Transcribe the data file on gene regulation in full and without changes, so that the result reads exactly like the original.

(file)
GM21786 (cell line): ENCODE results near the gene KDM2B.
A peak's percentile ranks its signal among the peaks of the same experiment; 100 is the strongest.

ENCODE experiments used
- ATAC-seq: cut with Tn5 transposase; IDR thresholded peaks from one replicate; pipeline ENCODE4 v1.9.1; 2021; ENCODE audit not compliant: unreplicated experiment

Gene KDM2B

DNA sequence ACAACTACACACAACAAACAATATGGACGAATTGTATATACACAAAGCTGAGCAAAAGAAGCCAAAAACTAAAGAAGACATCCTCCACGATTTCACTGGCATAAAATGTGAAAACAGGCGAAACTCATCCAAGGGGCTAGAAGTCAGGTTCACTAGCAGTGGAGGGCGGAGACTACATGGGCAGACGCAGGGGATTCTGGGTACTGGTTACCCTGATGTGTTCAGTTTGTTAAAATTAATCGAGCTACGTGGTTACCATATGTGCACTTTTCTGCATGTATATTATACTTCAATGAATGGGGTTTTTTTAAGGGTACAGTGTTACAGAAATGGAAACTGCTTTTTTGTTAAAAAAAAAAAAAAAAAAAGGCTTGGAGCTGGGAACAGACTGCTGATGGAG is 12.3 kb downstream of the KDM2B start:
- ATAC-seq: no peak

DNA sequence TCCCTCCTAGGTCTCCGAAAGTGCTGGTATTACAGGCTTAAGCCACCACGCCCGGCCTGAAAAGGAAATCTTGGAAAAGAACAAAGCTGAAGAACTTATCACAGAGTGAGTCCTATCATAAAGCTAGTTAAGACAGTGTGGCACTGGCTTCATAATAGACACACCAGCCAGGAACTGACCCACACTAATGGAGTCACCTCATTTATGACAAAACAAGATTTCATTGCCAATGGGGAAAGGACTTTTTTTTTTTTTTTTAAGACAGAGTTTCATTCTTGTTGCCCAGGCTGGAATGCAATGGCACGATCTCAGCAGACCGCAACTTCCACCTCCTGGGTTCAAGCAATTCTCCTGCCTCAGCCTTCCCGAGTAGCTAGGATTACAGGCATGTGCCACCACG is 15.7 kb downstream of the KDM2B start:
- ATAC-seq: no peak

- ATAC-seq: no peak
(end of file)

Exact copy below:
GM21786 (cell line): ENCODE results near the gene KDM2B.
A peak's percentile ranks its signal among the peaks of the same experiment; 100 is the strongest.

ENCODE experiments used
- ATAC-seq: cut with Tn5 transposase; IDR thresholded peaks from one replicate; pipeline ENCODE4 v1.9.1; 2021; ENCODE audit not compliant: unreplicated experiment

Gene KDM2B

DNA sequence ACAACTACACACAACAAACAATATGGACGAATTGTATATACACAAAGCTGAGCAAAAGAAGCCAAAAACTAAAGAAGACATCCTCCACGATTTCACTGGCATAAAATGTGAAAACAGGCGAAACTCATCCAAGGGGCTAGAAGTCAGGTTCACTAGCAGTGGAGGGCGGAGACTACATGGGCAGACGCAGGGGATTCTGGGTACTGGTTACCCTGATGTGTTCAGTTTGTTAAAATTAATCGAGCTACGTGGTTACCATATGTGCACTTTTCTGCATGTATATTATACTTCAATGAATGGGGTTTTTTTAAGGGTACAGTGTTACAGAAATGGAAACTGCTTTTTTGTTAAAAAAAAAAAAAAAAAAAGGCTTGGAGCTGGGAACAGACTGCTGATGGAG is 12.3 kb downstream of the KDM2B start:
- ATAC-seq: no peak

DNA sequence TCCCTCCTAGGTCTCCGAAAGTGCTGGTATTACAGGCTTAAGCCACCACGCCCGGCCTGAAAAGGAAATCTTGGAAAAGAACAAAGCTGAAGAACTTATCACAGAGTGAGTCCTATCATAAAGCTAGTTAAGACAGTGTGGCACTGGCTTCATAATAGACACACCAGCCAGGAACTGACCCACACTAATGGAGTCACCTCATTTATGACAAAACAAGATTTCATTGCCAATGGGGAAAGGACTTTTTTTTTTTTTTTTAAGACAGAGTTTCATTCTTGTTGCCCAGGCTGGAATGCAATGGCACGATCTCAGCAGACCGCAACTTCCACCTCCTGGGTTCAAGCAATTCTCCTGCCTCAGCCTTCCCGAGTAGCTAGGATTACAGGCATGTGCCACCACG is 15.7 kb downstream of the KDM2B start:
- ATAC-seq: no peak

- ATAC-seq: no peak